Three Refuge Cities – Deuteronomy 4:41-49 – Part II
In last week’s blog, I discussed interpersonal aspects of having refuge cities to which unintentional perpetrators of manslaughter could run for protection. In this post I will reflect on the intrapersonal, inspired by a piece written by Rabbi Menachem M. Schneerson, the last Lubavitcher Rebbe, called The Torah is Our Life. He wrote:
. . . the Torah is our “city of refuge.” Inside the Torah and the lifestyle that God prescribes for us, we are spiritually alive; if we venture outside the confines of the Torah’s lifestyle, we expose ourselves to the risk of spiritual death.
The Torah, in this light, appears as something external to us, something that we can live within, as the Rebbe writes. It is a world unto itself and the observant and studious Jew enters into that world and finds refuge from the mad world raging around us. It brings a sense of purpose, of order, of meaning to one’s life.However, if we regard the Torah as a “city of refuge”, we are talking about the Torah as something you run to as fast as your feet can carry you because you accidentally did something wrong. And this is NOT what Torah is about. It is not something you run to as an escape from something else. Not something you run to because you did something wrong. Torah is something you live within because of its intrinsic nature, because it resonates within you, because when you live in Torah, your own inner world and outer world are in synch with each other. Therefore, while it sounds nice at first and with all due respect to the Rebbe who was a great man, I reject, for the moment, this reference to the Torah as a “city of refuge”.
And this leads me to consider the sense of inside versus outside. The Torah community can be a protective and all-embracing community. But that is true only if you accept all the precepts of the particular group to which you belong. If you question too much or ask not quite the right questions, as I did when I explored Chabad many many years ago, then you can be kicked out on your ears and left outside in the rain.
Maybe your family is your refuge. But if you are too much out of synch with a family that cannot handle differences, then you can find yourself on the outside looking in . . . or looking for other outsiders with whom to connect and adopt as a substitute family. Perhaps your couplehood is your refuge; but we all know how fragile couples relationships can be.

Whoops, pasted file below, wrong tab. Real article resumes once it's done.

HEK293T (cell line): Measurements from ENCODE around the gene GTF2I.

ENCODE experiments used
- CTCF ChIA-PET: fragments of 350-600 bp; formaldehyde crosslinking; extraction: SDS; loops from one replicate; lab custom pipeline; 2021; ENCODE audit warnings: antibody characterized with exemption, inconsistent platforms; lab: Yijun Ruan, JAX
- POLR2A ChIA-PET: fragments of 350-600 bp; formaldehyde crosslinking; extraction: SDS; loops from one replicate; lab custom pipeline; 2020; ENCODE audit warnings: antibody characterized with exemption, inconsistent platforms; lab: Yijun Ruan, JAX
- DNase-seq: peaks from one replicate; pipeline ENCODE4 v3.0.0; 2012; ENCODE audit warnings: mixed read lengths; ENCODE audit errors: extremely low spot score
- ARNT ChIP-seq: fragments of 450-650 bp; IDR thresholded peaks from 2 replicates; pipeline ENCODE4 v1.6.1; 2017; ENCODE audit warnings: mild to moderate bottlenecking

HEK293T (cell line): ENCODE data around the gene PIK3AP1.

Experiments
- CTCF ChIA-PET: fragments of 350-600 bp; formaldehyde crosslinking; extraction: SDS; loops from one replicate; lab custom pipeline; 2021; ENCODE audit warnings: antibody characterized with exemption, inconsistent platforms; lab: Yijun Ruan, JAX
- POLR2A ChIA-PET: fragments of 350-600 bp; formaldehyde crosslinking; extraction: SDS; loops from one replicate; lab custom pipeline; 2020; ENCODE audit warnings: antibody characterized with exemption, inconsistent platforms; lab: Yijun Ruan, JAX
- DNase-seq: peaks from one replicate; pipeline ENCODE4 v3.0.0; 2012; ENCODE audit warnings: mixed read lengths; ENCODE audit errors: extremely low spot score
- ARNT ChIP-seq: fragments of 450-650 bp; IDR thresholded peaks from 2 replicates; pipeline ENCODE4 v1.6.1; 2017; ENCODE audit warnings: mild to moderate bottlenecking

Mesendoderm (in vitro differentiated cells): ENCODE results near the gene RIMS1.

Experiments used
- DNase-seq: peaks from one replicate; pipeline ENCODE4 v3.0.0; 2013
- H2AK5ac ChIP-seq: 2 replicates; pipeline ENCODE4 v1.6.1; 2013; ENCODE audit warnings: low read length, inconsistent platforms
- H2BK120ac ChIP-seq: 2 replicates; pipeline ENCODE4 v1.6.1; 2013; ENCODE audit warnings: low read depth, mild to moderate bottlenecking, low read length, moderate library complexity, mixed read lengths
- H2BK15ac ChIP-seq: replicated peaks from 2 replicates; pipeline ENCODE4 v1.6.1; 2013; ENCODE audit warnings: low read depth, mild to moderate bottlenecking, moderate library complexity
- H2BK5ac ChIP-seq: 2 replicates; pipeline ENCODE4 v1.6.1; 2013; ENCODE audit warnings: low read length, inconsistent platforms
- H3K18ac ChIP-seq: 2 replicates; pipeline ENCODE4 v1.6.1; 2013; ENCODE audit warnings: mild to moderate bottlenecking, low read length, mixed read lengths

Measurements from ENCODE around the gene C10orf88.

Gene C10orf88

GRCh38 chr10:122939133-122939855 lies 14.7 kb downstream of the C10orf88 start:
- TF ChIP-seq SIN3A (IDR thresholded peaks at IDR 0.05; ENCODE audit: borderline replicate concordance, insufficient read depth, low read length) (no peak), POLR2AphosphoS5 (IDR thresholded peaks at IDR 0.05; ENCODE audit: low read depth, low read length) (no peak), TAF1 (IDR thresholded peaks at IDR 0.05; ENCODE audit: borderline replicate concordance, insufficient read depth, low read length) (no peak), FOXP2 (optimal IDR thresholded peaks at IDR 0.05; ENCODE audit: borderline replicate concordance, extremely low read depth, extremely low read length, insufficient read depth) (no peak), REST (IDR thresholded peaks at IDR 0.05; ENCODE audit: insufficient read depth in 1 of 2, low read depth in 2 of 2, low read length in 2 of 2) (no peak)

It is wonderful to have those you trust to whom you run seeking refuge when times are tough, people who accept you as you are, with whom you can share your fears and tribulations. And to find sustenance in their hugs and their love.
Let us note, as well, that each of us has an inner world and an outer world. If, in the outer world, I feel threatened, I need to be able to find solace within myself because I cannot always find a refuge in the outer world. Having refuge does not mean being resolved of the need for soul searching and examining one’s own behaviour to identify wrong-doing, however unintentional it may have been. Having refuge just means that you are given a time out to lick your wounds and recharge your batteries for life’s challenges that still lay ahead.
Andin the final analysis, I think, it is with oneself that each of us must live. One should not be willing to sacrifice one’s ethics, one’s values, or one’s principles in order to belong to a group of any kind, whether it is a couple, a family or a community. Therefore, while we seek comfort with other human beings, we must seek to make our own inner worlds our refuge.
And now we come full circle back to the Rebbe’s idea of the Torah as a city of refuge: According to Chabad writings,
In Kabbalah, “God” is the term employed to describe the underlying structure of all of existence, including of course human existence. In Kabbalah, a relationship with God means a relationship with your own inner core, with the reality of your reality. Alienation from God means alienation from the depths of the self.
Looked at in this way, adherence to a Torah lifestyle presents the individual with an opportunity to connect deeply with one’s own inner core, the place of true refuge.